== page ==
Those who disagree can sit here and wait for Don Horacio Tregua, those who agree can follow me.
--Roberto Bolaño, Woes of the True Policeman
So then, here they are:
- Parra, Soliloquio del individuo, translated by Ferlinghetti as "Soliloquy of the Individual" -- here is a recording of Ginsberg reading the translation, though annoyingly cut off before the end. Here is a recording of Parra reading.
- Cardenal, Trip to New York. (Annoying -- this is a Google Books preview and only the first page is available; I haven't been able to find a link to the original text.) (Or possibly there are more than one poem of that title by Cardenal -- I just found a link to the first page of a poem called Viaje a Nueva York which begins differently than that one.) (Update -- we'll know soon enough, I just bought the 78 Laia Antología via AbeBooks...)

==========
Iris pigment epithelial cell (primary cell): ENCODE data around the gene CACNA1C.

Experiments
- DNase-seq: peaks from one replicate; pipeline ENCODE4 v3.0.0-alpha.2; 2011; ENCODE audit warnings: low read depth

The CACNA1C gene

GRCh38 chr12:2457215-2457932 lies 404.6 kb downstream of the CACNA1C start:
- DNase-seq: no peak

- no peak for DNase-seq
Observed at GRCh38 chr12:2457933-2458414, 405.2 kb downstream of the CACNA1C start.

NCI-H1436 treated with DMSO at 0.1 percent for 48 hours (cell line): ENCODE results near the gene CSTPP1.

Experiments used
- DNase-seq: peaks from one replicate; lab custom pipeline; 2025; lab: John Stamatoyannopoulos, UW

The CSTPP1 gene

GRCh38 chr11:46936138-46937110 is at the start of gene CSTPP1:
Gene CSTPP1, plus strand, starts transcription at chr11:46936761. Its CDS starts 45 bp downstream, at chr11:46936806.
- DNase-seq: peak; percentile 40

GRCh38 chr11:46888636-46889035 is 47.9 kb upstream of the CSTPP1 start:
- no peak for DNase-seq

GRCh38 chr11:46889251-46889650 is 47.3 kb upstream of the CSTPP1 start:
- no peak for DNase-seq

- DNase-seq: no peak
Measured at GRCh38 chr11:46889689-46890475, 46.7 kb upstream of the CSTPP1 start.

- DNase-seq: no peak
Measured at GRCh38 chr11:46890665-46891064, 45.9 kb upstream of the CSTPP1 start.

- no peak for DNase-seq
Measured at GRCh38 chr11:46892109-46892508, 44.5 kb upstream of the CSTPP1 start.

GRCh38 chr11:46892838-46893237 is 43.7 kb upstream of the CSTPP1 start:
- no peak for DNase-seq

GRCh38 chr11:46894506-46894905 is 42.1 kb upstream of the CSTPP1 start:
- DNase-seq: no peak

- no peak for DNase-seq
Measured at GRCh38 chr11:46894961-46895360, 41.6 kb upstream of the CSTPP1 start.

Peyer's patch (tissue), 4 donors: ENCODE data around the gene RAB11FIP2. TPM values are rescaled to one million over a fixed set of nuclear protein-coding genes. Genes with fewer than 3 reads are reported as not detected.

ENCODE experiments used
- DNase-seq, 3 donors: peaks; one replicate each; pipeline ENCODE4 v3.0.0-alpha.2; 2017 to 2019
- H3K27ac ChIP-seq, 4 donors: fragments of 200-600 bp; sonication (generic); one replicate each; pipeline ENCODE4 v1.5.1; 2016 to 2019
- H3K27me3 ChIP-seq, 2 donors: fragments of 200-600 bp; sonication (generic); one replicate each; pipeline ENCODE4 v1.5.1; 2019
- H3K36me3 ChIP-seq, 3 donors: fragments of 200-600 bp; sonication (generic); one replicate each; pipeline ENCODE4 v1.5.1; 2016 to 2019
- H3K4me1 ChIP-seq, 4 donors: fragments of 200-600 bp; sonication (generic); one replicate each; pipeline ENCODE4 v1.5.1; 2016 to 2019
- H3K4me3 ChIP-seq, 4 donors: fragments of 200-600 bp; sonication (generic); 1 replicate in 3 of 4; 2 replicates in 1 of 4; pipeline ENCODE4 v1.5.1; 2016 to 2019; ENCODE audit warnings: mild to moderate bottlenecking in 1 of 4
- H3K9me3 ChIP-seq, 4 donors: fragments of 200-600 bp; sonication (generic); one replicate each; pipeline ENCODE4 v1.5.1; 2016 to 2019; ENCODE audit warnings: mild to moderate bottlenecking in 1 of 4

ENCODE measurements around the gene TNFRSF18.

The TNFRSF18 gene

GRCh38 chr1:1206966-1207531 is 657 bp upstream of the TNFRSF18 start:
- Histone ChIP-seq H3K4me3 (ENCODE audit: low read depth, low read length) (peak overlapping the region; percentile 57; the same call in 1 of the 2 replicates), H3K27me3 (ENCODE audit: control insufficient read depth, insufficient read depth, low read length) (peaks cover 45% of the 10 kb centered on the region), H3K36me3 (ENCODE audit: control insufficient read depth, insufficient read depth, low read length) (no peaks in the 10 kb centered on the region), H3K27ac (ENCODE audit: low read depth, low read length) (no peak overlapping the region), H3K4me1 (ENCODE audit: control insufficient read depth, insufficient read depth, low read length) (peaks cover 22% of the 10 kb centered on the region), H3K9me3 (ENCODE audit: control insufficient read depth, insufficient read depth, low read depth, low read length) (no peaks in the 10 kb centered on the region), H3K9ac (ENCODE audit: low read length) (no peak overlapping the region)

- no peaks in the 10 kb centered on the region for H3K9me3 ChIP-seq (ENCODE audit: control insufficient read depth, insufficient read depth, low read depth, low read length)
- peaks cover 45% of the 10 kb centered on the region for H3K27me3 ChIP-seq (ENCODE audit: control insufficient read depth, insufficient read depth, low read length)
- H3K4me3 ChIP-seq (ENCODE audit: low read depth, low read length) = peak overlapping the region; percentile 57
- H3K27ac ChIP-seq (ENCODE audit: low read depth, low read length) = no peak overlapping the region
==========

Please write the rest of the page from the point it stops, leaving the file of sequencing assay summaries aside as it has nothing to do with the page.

Sunday, July 20th, 2014
Basta señora arpa de las bellas imágenes
De los furtivos comos iluminados
Otra cosa otra cosa buscamos
Sabemos posar un beso como una mirada
Plantar miradas como árboles
Enjaular árboles como pájaros
Regar pájaros como heliotropos
Tocar un heliotropo como una música
Vaciar una música como un saco
Degollar un saco como un pingüino
Cultivar pingüinos como viñedos
Ordeñar un viñedo como una vaca
Desarbolar vacas como veleros
Peinar un velero como un cometa
Desembarcar cometas como turistas
Embrujar turistas como serpientes
Cosechar serpientes como almendras
Desnudar una almendra como un atleta
Leñar atletas como cipreses
Iluminar cipreses como faroles
Anidar faroles como alondras
Exhalar alondras como suspiros
Bordar suspiros como sedas
Derramar sedas como ríos